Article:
Fast and Furious 7
Direction
Cinematography
Acting
Screenplay
Score
2.8Overall Score

Fast & Furious 7 is suffering from franchise fatigue. The series has so many characters and dangling plot threads at this point that almost nothing about it makes sense anymore. But damn if it isn’t cool as all hell.”

There’s a real sense of familiarity in the opening act. It won’t work for you if you don’t already enjoy the franchise but still, the cast have an ease in their roles and good chemistry, or maybe camaraderie is a better word. It’s like a faster paced, more action packed Expendables – where the cast are actually charming and likeable and nobody seems to be jockeying for screentime.

They get some free drama out of the fact that Paul Walker is no longer with us. Scenes that are almost carbon copied from previous iterations of the franchise come across more weighty and emotional due to the fact we know Walker’s Bryan O’Connor is leaving this story, one way or the other. But rather than feeling cheap, it has the effect of adding some much needed tension to all the spectacle.

Unfortunately, a simple revenge story apparently wasn’t enough for the producers on this one. After watching Jason Statham sleepwalk through his effortlessly badass hardchaw routine, butting heads with the series’ heavy hitters,  for the first act, we spend the second act getting acquainted with a whole other mess of crazy in the form of Kurt Russell and his vaguely Jason Bourne-esque subplot about omnipresent transnational surveillance software and a British hacker named Ramsey. Seriously.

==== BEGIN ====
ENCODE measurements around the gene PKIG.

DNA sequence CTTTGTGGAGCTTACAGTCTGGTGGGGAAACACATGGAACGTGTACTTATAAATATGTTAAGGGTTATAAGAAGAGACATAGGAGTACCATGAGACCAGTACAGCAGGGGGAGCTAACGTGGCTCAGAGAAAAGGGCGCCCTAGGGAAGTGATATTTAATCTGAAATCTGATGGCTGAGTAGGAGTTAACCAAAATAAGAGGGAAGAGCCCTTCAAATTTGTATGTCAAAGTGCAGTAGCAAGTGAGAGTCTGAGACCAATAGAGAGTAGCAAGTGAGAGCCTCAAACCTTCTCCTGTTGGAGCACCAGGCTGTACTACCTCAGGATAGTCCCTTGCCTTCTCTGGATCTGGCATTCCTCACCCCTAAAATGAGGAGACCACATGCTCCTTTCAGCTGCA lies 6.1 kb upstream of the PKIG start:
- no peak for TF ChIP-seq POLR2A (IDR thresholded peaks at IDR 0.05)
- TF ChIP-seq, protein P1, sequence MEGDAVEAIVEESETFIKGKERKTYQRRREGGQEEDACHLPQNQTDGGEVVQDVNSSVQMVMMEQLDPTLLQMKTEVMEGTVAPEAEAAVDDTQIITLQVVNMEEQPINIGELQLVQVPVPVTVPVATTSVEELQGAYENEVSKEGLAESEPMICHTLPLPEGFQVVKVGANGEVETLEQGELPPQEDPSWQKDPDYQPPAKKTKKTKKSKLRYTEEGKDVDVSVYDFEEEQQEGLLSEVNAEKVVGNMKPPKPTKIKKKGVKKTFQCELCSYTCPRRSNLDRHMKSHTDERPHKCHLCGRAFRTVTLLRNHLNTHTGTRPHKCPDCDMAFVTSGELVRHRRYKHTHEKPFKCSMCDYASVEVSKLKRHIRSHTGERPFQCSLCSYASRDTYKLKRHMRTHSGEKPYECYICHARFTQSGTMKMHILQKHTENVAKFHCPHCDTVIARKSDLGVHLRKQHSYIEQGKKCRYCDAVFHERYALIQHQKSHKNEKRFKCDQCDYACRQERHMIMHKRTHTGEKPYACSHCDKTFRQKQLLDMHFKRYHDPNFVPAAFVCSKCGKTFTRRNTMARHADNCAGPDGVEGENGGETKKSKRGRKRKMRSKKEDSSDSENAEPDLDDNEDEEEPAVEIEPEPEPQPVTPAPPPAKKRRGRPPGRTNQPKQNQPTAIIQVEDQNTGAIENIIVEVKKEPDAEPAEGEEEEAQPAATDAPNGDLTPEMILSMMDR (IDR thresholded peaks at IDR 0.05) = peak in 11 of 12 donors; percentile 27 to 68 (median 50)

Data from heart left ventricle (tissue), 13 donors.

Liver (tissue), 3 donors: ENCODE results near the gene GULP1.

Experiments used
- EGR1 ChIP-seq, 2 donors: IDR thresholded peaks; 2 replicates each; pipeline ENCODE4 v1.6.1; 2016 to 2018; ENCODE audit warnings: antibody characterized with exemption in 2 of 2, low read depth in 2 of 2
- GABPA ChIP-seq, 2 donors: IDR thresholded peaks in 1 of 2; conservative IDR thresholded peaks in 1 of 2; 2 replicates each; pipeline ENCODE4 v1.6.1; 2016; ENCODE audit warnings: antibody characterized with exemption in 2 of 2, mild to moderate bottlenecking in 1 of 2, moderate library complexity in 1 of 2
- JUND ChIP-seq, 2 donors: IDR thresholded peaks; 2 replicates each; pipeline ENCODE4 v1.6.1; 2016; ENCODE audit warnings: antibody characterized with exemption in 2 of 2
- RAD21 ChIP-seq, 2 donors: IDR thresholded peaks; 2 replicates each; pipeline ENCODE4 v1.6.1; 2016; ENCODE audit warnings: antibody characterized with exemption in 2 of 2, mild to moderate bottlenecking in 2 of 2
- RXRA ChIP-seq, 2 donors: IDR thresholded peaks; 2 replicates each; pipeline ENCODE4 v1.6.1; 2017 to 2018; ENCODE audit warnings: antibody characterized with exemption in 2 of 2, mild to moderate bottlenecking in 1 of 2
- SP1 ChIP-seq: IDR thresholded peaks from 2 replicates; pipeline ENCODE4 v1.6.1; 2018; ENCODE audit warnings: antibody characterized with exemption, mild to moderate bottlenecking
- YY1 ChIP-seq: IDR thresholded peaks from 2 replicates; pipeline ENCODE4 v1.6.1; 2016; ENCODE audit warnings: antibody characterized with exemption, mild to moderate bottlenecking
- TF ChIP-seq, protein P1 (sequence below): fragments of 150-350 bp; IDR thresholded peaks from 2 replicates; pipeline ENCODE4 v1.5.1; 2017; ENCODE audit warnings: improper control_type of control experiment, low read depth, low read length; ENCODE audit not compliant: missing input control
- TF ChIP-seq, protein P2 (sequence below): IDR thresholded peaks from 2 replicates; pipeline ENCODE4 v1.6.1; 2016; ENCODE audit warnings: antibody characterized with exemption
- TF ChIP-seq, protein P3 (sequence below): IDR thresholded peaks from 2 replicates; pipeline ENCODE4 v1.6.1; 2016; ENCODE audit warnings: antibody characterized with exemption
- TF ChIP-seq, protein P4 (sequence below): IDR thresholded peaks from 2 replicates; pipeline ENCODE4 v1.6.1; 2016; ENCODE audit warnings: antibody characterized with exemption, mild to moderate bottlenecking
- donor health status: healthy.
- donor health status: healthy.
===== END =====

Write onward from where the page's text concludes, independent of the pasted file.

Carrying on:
What could have been a straightforward ‘Us Vs. Them’ plot with Vin Diesel and his crew taking on Jason Statham’s big-bad-brother-of-the-previous-bad-guy character becomes a convoluted jumble of lowbrow action flick and complex international espionage thriller. But let’s face it: coherent narrative, satisfying character development and emotional impact are not what draw audiences to this franchise. It’s all about the action. And the action in this movie is so outlandishly implausible yet at the same time exhilarating that you can’t help but get swept along. The paradrop sequence from the trailer is a particular treat, managing to simultaneously bring the franchise back to its stunt-driving roots while highlighting just how far off the reservation they’ve gone since then.

Every time you see a Fast & Furious movie now, you’d think there’s just no way they can top that ludicrously over-the-top sequence they pulled in the previous film, only to be blown away by just how utterly insane this franchise is willing to get. F&F7 is no exception. It’s a mind-bogglingly OTT thrill ride from what seems like the mind of a psychotic teenager with ADHD hopped up on Red Bull and Monster. But somehow it still manages to find a touching and relatively tender way to say goodbye to its star, Paul Walker.

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